Dearest monks, artists, and pilgrims,
Today is the feast of Our Lady of Guadalupe and this is an excerpt from my forthcoming book Birthing the Holy: Wisdom from Mary to Nurture Creativity and Renewal (which will be published April 2022). It contains reflections on 31 names and titles of Mary including Mary as the Mystical Rose.
In December 1531 Our Lady of Guadalupe appeared to Juan Diego, a Mexican peasant, four times. She spoke to him in his native language and asked him to erect a church on that site in her honor. He went to speak to the Archbishop but was told to ask for a sign from her, but he is delayed because his uncle becomes ill. On his return, he encounters her again and she tells him “Am I not here, I who am your mother?” She also says his uncle is now healed and Diego should go to the summit of the hill which would normally be barren in December and gather flowers. There he found roses blooming.
Mary instructs Juan Diego to gather a large armful of roses to bring as a sign. He returns to the Archbishop with flowers gathered in his cloak. When he opens his mantle they fall to the floor and reveal an image of the Virgin of Guadalupe on the fabric. The shrine was built where Mary requested.
The rose is a symbol often connected to stories of Mary’s apparitions. Mary is often depicted surrounded by roses or bearing roses on her breast. In the earliest days of the Church, Christians regarded this flower as a metaphor of both martyrdom and paradise.
Cardinal John Henry Newman, a 19th century Anglican priest and poet who later converted to Catholicism, once explained: “How did Mary become the Rosa Mystica, the choice, delicate, perfect flower of God’s spiritual creation? It was by being born, nurtured and sheltered in the mystical garden or Paradise of God.” I love this connection of the rose and Mary to that transcendent place we long for. In connecting to Mary as Mystical Rose, we are connecting ourselves to Paradise.
Newman goes on to write, “Mary is the most beautiful flower ever seen in the spiritual world. It is by the power of God’s grace that from this barren and desolate earth there ever sprung up at all flowers of holiness and glory; and Mary is the Queen of them. She is the Queen of spiritual flowers; and therefore, is called the Rose, for the rose is called of all flowers the most beautiful. But, moreover, she is the Mystical or Hidden Rose, for mystical means hidden.” The rose evokes her quality of unfolding and slow revelation which connects us mystically to the divine. When we open up our inner mystical vision, we can see the sacred beneath the surfaces of things. The rose is an emblem of the natural world and its beauty.
St. Bernard of Clairvaux, a 12th century Cistercian monk in France wrote: “In Mary we see a rose, soothing everybody’s hurts, giving the destiny of salvation back to all.” Many of the Cistercian and Benedictine monasteries of Europe had a special devotion to Mary. There are many stories of monks wandering in the forest or wilderness and Mary appears to them right where they are to found a new community.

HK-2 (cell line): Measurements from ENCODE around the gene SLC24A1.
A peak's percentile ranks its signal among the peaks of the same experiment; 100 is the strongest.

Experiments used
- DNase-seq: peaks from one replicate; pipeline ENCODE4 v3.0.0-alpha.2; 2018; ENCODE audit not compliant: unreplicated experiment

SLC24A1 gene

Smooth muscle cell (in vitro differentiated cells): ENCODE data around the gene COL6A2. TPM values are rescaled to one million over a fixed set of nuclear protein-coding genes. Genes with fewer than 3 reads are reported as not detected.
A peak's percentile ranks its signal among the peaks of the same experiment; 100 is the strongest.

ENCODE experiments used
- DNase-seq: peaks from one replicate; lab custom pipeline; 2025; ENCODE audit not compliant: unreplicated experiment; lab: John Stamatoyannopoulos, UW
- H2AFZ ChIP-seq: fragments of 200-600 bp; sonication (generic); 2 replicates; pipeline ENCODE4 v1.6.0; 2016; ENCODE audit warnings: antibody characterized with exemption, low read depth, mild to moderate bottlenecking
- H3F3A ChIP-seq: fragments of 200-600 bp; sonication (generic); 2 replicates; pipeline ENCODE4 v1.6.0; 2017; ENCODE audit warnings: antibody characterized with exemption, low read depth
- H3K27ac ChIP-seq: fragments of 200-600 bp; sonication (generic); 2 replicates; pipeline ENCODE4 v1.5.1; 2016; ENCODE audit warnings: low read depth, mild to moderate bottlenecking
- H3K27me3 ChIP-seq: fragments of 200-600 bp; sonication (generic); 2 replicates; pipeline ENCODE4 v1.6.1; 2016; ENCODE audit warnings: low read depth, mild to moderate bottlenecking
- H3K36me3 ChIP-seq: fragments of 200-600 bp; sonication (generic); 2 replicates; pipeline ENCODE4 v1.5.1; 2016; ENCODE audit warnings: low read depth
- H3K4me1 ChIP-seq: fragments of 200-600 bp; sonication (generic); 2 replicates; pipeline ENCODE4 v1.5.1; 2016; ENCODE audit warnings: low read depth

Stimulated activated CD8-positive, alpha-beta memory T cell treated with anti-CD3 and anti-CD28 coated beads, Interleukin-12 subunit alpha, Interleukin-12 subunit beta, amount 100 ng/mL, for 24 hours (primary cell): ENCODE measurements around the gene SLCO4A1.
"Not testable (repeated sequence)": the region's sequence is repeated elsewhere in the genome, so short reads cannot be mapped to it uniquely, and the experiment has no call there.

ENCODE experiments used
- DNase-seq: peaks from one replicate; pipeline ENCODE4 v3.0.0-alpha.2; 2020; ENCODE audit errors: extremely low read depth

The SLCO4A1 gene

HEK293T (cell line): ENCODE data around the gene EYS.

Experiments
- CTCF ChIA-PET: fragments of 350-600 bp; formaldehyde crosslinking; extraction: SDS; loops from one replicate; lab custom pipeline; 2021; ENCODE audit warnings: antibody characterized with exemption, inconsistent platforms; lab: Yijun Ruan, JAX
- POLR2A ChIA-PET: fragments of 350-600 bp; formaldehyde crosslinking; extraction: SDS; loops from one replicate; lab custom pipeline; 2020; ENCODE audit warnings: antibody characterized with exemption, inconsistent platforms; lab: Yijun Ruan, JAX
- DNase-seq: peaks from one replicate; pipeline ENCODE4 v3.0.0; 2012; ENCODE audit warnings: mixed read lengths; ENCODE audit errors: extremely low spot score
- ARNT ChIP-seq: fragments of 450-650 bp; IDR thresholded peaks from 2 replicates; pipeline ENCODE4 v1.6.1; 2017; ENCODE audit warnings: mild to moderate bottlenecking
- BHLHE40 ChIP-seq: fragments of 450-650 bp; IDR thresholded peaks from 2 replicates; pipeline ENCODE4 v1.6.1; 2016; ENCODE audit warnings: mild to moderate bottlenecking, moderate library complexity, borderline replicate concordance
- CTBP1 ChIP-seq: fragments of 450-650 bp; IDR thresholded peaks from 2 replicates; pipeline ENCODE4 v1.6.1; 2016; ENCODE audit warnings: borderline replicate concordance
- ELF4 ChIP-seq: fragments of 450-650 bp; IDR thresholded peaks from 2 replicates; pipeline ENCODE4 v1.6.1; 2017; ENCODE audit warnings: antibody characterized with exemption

Mary points us to the archetypal rose we each have within us. The place of eternal blooming and unfolding, a source of perpetual delight. Our own mystical rose is the inner flower that holds the mysteries of our blossoming into the world.
Mary as Mystical Rose can be our companion in times when we want to hold fast to a linear path. She can remind us that the rose invites us to the spiral way. To gaze at the petals of a rose as they unfold is to draw us into the mysteries of blossoming and blooming which never move in a straight line. The rose also reminds us to let our journeys be organic, “no forcing or holding back” as the poet Rainer Maria Rilke once wrote. What would it mean to allow my path forward to emerge organically? To tend to what is ripening, rather than holding onto an artificial goal? We would never try to force open a rosebud to reveal the flower within before its time. It wouldn’t work and yet we often try to do the same to ourselves or to a project we might be working on. We want the answers, to know where things are heading.
Search for a version of the song “Lo, How a Rose E’er Blooming” (this link is to a version by Gesualdo Six which I love) online and play it through twice, listening with the ear of your heart. What are the longings kindled by this image? How does Mary as Mystical Rose meet your inner Rose? What is she calling forth? Music can be a way to dwell in the space of non-linear awareness and be held. After sitting with the song take five minutes to mindfully draw a circle in your journal and then draw any images that arise from the music within the mandala form or journal with words to express what you discovered.
With great and growing love,
Christine Valters Paintner, PhD, REACE
PS – Marcy Hall of Rabbit Room Arts is having a sale on prints of all of her dancing monk and other saint icons until December 14th. 10% off and free shipping at her Etsy shop.
Image credit: © Kreg Yingst – Prints available at his Etsy shop